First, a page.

“The Wheel of Time” – Amazon

In addition to its “Lord of the Rings” series, Amazon has a show based on the late Robert Jordan’s “The Wheel of Time” books, the best-selling high fantasy series since “The Lord of the Rings.” The novels follow Moiraine, a member of a powerful, all-women organization called the Aes Sedai, who finds five young people who could be the Dragon Reborn, a reincarnation of humanity’s savior or destroyer. Traveling the world, the group must use their magical Talents to stop evil factions from exploiting whichever one of them is the prophesied being.

“Shadow and Bone” – Netflix

The eight-episode Netflix series based on the first novel in the “Grisha” trilogy by Leigh Bardugo will premiere on April 23. Living in the Russia-inspired Kingdom of Ravka, orphan Alina Starkov discovers she has the power to summon light, a rare ability possessed only people known as Grisha. Don’t expect to hear the word “magic” on the show, though. The Grisha call their energy manipulation powers Small Science. Due to her powerful abilities, Alina has to watch out for Ravka’s enemies and the hidden agenda of the ominously named Grisha leader, the Darkling.

“Wild Cards” – Peacock

Even though “Wild Cards” is a sci-fi superhero series, the books were edited by “A Song of Ice and Fire” author George R.R. Martin, so it had to be on the list. Under Hulu’s original development plans, the aim was to create two series based on the collection of stories created by a brainstrust of more than 40 writers. The interconnected books are set in an alternate history where survivors in a post-WWII United States contract an alien virus that rewrites their DNA and leaves only 10% alive. A lucky subset of those gain superhuman powers and are called Aces, while those given less exciting abilities are Deuces, and the unfortunate few with crippling deformities are branded as Jokers. Martin will executive produce with Melinda Snodgrass and Vince Gerardis.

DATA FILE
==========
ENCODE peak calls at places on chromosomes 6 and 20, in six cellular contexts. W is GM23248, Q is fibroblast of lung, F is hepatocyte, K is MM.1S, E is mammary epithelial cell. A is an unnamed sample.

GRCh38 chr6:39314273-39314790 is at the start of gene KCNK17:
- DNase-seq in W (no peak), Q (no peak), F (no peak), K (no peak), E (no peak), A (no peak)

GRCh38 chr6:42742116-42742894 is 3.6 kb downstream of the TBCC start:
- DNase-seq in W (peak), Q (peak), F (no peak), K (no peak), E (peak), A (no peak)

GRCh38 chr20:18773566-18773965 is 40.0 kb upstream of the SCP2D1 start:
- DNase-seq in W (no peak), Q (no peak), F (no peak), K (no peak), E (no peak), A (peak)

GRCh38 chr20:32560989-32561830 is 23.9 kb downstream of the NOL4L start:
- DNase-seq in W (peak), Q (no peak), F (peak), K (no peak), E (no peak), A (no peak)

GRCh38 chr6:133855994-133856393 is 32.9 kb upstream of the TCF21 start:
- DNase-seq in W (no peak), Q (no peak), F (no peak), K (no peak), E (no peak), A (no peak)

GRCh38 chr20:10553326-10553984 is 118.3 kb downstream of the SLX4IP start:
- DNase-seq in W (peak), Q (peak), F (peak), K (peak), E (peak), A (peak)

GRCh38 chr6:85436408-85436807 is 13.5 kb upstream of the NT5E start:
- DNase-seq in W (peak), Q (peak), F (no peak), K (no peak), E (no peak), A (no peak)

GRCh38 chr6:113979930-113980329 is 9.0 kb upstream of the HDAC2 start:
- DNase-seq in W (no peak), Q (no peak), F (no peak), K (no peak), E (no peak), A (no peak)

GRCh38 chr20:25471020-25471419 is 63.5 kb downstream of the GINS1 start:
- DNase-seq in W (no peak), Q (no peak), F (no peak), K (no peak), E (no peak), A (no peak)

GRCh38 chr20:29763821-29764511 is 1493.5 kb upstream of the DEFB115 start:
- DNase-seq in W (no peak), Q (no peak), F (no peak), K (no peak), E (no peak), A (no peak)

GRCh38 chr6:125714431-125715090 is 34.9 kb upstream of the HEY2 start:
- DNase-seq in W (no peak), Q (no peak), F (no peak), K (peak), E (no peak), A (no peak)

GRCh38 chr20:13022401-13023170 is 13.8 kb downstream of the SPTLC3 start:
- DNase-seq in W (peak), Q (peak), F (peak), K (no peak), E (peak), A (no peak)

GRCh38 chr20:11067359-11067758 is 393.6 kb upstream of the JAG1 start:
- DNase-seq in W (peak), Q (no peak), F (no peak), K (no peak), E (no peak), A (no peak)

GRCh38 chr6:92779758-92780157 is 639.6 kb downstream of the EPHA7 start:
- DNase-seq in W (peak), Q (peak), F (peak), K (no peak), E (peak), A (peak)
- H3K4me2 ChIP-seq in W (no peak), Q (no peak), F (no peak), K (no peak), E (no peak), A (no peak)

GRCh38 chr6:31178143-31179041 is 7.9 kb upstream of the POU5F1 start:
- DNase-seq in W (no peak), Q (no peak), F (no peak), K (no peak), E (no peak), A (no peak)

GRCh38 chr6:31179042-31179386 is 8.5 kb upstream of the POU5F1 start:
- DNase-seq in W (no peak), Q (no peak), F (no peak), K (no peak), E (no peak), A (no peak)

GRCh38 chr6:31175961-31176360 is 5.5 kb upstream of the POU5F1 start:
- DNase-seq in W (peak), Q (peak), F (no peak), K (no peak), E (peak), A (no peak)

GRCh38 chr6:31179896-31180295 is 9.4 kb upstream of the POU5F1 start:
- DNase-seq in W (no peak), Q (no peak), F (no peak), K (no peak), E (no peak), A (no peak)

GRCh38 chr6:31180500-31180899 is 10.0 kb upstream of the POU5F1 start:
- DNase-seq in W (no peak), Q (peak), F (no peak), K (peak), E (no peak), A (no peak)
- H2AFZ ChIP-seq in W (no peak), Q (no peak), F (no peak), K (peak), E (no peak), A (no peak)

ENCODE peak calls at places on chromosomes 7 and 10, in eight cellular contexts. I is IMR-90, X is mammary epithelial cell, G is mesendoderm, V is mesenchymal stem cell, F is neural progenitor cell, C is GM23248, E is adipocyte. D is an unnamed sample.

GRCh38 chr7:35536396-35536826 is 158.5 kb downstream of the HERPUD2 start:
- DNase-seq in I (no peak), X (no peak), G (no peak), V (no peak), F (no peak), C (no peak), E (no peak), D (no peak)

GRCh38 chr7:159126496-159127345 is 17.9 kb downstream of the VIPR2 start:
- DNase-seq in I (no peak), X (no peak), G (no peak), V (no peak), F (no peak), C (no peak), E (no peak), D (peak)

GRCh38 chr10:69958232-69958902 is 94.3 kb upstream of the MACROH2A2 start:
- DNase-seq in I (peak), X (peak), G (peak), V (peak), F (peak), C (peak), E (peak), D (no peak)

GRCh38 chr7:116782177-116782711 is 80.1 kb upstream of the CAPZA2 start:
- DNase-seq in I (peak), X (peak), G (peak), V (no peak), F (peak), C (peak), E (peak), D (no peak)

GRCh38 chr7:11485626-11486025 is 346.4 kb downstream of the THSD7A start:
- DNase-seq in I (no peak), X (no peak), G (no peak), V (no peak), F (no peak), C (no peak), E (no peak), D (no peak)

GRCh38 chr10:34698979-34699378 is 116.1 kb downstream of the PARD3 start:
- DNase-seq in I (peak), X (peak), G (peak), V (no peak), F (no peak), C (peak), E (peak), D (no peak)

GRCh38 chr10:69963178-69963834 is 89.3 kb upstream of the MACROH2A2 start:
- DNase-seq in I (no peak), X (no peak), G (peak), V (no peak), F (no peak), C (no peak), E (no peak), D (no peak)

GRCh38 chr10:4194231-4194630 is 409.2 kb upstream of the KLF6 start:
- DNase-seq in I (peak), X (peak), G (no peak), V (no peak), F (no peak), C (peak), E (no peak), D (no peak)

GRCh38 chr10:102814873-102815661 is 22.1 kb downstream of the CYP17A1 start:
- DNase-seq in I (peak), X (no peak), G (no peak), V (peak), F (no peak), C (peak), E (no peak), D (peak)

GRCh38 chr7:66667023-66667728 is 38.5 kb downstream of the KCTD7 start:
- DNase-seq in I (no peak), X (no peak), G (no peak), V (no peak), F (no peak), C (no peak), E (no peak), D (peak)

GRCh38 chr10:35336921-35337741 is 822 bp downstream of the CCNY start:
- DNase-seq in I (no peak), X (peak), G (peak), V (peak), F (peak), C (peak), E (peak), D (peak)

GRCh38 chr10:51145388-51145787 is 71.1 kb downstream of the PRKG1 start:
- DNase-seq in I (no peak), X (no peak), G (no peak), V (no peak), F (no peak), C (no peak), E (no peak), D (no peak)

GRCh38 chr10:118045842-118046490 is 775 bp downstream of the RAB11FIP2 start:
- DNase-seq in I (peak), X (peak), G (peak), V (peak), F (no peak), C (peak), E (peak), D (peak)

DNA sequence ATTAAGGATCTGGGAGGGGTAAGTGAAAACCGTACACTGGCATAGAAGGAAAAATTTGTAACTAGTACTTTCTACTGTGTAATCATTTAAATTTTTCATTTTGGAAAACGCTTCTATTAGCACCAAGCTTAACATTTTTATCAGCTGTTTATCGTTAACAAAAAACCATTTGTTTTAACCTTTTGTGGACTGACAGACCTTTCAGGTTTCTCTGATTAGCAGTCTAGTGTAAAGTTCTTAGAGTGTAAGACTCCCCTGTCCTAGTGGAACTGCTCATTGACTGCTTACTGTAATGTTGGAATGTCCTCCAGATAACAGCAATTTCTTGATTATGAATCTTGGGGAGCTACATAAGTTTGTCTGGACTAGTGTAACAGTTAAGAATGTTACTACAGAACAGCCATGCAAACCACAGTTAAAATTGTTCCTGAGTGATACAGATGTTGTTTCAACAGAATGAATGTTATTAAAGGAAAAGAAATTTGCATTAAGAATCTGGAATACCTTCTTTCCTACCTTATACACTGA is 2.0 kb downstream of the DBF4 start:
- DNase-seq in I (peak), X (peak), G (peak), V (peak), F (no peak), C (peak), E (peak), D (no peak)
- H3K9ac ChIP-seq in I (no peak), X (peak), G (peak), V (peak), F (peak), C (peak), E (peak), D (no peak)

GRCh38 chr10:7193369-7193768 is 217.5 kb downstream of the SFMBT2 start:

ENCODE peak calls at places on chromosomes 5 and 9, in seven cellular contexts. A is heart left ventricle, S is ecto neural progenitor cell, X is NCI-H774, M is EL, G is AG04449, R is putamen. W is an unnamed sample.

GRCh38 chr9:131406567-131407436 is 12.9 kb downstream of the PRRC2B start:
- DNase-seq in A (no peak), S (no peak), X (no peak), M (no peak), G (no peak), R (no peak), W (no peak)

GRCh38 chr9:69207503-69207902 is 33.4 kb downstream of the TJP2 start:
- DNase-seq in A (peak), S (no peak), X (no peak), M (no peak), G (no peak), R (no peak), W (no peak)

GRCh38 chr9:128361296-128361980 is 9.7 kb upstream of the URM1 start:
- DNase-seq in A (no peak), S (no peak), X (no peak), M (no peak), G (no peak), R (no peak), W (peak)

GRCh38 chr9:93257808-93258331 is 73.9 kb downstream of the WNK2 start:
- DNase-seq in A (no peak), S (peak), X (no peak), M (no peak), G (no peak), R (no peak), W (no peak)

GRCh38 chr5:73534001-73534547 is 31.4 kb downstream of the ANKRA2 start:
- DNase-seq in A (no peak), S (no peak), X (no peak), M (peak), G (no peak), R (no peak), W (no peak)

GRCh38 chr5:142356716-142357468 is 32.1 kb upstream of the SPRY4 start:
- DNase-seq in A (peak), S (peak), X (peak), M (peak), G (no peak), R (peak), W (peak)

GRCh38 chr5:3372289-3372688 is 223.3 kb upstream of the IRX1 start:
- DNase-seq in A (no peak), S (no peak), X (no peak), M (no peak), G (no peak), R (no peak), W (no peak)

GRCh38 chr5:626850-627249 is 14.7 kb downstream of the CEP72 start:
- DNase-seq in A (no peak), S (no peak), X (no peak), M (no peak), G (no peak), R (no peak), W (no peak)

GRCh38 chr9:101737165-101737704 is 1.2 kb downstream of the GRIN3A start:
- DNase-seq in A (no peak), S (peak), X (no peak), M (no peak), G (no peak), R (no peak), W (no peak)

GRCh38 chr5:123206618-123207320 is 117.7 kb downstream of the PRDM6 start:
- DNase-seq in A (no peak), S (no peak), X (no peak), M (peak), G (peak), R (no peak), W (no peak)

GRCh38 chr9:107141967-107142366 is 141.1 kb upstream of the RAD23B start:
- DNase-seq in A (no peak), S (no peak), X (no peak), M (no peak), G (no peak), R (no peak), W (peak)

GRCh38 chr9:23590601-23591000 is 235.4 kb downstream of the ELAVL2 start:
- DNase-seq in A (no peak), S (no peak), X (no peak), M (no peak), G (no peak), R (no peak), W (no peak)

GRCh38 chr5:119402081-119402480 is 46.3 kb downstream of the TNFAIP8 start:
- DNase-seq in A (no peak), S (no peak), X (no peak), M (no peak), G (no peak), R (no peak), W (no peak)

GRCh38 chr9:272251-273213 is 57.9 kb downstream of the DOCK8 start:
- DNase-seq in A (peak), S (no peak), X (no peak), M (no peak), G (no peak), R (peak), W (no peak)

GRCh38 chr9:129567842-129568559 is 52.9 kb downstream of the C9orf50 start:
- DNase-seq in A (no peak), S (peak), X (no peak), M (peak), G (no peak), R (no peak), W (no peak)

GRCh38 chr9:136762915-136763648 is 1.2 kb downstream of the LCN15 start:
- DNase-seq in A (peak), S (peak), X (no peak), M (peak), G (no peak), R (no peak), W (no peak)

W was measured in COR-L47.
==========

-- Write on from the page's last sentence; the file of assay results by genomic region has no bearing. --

“Disenchantment” – Netflix

Netflix’s “Disenchantment” may not be quite as riveting as “Game of Thrones” is, but it is surely packed with dark family secrets, mythical creatures and a mad king. The dry humor of Broad City’s Abbi Jacobson (with “Simpsons” creator Matt Groening at the helm as writer and producer) will have you chuckling as she stumbles through misadventures in Dreamland as Princess Bean and beyond with her best pals, Elfo (Nat Faxon) and Luci (Eric Andre). Parts 1 through 3 are streaming now on Netflix, with Part 4 having yet to be announced.

“Once Upon a Time” – Disney Plus

Running 155 episodes, this fantasy drama sees the worlds of fairytale legends and modern life collide. Emma Swan (Jennifer Morrison) is living a normal, comfortable life when the child she gave up a decade earlier, Henry (Jared S. Gilmore), shows up. He tries to convince her she is the daughter of Snow White and Prince Charming, sent away to Storybrooke, Maine, before the Evil Queen could cast a spell and freeze the fairytale world. Emma decides to keep an eye on Henry, discovering there may be truth to his tale. Other classic fantasy worlds become entwined in the show, including Wonderland, Neverland and Oz.